Some of the items have one to four reviews – it’s all new after all and they are largely scoring 4-5 starts. One reviewer criticized the quality of the .223 (.224) 55gr bullets/projectiles and said accuracy suffered.

This is 9mm 115gr FMJ ammunition. They have 9mm 124gr as well.

Conclusion

I think it’s good for all of us that PSA/JJE has entered the ammunition market. There was a blog post back in October 2021 that they had spent $100 million on starting up ammunition production including primers up to that point – I’ve not seen a total amount referenced. Clearly they are just getting started and it will very interesting to see how they do over time as they come up to full production.


All photos are the property of Palmetto State Armory.


Note, I have to buy all of my parts – nothing here was paid for by sponsors, etc. I do make a small amount if you click on an ad and buy something but that is it. You’re getting my real opinion on stuff.

If you find this post useful, please share the link on Facebook, with your friends, etc. Your support is much appreciated and if you have any feedback, please email me at info@roninsgrips.com. Please note that for links to other websites, I may be paid via an affiliate program such as Avantlink, Impact, Amazon and eBay.



The PSA AK-V Pistols and Carbines Are Good To Go

I’ve had a few guys ask me about my experience with the Palmetto State Armory AK-V and if I thought it was worth it. Well, I bought mine on July 20, 2019 and it was solid right out of the box. Although I did do a bunch of customizations, none of those changes were to improve reliability – they were all cosmetic.

An AK-V is basically an AK that has a blow back operating system to handle the little 9×19 (or 9mm Luger) cartridge. They did have some initial problems with the design such as cartridges getting stuck under the dust cover, they had fixed them by the time I bought mine.

This is my AK-V right out of the box still sporting the Magpul MOE grip, handguard and SBA-3 brace.

The biggest problem I had was finding one. There were a bunch of us watching the PSA website trying to snag any model we could. Finally, on July 1, 2019, I snagged one of their MOE SBA3 models and proceeded to change it to my liking – first with an SBA4 brace and then to look more like a Vintorez. [Click here for a listing of all of my posts on the AK-V].

This was my AK-V after my first round of modifications – I move to the stiffer SBA-4 brace, added one of our quick takedown rings so I could get the dust cover out of the way when cleaning the pistol and one of the Vortex Crossfire red dots.
This is my current confiruation – a CNC Warrior/Bonesteel Arms side folding brace (they are way beefier than the side folding triangles PSA sells), K-Var handguards and one of our Molot Gen 2 grips.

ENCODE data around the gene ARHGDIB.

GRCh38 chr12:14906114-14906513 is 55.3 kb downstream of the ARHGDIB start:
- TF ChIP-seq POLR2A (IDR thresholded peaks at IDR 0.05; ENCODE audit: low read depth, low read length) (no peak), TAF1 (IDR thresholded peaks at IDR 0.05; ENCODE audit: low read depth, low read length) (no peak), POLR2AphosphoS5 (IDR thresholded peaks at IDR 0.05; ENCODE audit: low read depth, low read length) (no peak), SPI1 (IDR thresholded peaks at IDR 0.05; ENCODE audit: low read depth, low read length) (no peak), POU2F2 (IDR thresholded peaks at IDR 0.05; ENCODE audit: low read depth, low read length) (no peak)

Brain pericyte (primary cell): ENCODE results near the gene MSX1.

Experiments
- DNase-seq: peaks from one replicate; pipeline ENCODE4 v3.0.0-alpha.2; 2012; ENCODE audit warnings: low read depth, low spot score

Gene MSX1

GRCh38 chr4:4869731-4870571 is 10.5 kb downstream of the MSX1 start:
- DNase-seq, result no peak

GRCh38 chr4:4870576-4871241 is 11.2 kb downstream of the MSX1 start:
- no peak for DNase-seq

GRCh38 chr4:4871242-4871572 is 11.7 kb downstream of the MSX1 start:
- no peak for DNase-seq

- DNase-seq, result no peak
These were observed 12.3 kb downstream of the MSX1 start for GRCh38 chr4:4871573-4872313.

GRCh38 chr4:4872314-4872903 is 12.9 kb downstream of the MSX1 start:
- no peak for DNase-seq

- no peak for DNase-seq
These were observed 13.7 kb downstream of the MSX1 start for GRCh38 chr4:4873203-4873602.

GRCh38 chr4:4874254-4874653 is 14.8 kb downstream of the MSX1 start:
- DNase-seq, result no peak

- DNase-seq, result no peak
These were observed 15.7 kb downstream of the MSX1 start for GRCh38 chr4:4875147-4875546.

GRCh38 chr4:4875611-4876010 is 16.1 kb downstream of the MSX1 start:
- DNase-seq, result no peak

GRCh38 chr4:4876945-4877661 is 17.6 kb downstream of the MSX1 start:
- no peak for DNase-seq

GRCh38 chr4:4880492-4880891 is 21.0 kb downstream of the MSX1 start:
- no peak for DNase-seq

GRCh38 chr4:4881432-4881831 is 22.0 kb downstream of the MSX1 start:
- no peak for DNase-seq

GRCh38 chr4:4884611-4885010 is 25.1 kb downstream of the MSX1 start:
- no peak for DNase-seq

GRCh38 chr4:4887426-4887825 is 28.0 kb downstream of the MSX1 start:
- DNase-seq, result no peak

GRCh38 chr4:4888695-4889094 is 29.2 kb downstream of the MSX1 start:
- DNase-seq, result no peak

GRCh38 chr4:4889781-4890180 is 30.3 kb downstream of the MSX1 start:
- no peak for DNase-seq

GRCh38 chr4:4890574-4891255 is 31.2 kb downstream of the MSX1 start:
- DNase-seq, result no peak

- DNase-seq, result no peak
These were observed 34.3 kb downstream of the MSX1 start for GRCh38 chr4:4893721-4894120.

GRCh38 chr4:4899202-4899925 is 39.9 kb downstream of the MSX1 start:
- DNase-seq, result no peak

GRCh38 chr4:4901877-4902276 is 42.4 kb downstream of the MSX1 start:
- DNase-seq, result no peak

To be very clear, I bought it so I can saw whatever I want about my experience.

I really had fun with the little braced pistol and found it reliable, accurate and just an all around fun little gun to shoot. The good news is that for people looking for AK-Vs now, PSA production has finally caught up and you can hop right over to their website and buy one.

I do want to give you a tip for breaking in the AK-V before your first range trip:

  1. Field strip the rifle
  2. Clean the bore and make sure the action doesn’t have any junk in it.
  3. Oil the fire control group
  4. Use a light grease on the frame rails, where the bolt goes into the bolt carrier and on the bottom. You can switch to oil but the grease really helps lubricate things druing the wear in period — If you are in cold weather, say below 30F, then use oil as the grease will be too thick.
  5. Reassemble the AK-V
  6. Without a magazine in the AK-V, rack the slide (meaning move it back and forth) a couple hundred times to help the wear in process get started. You do not need to use anything abrasive to wear things in – I’ve heard of folks using valve compound to accelerate wear in but it’s just not needed 99.9% of the time.
  7. I would also recommend using a stout/strong/stiff load initially. Rather than 115gr FMJ ball ammo, I will use 124gr FMJ as it generates more of a recoil impulse. I use 124gr Sellier & Bellot (S&B) FMJ 9mm a lot for this.
  8. After a few hundred rounds you can shoot anything you want and it will cycle.

I kid, you not, this can make a world of difference when you go to the range the first time. What I find frequently happens is that a new gun owner gets excited and takes his/her brand new purchase right out of the box at the range, loads it and then gets upset at the weapon and labels it as an unreliable POS, which isn’t fair. I always tell new owners to do the above for any semi-automatic firearm.

Another view
Here it is with the brace folded. I would have preferred a left-folding brace but CNC Warrior was sold ouut so I opted for the rifle-folding model. Regardless of the model, this is the best in class folding triangle brace and I highly recommend it.

So, with that said, get an AK-V, do the above to break it in and have fun. There is a huge parts aftermarket for the AK rifles and pistol and I am sure you’ll enjoy it.


Note, I have to buy all of my parts – nothing here was paid for by sponsors, etc. I do make a small amount if you click on an ad and buy something but that is it. You’re getting my real opinion on stuff.

If you find this post useful, please share the link on Facebook, with your friends, etc. Your support is much appreciated and if you have any feedback, please email me at info@roninsgrips.com. Please note that for links to other websites, I may be paid via an affiliate program such as Avantlink, Impact, Amazon and eBay.



Top Four PSA AR-15 Kits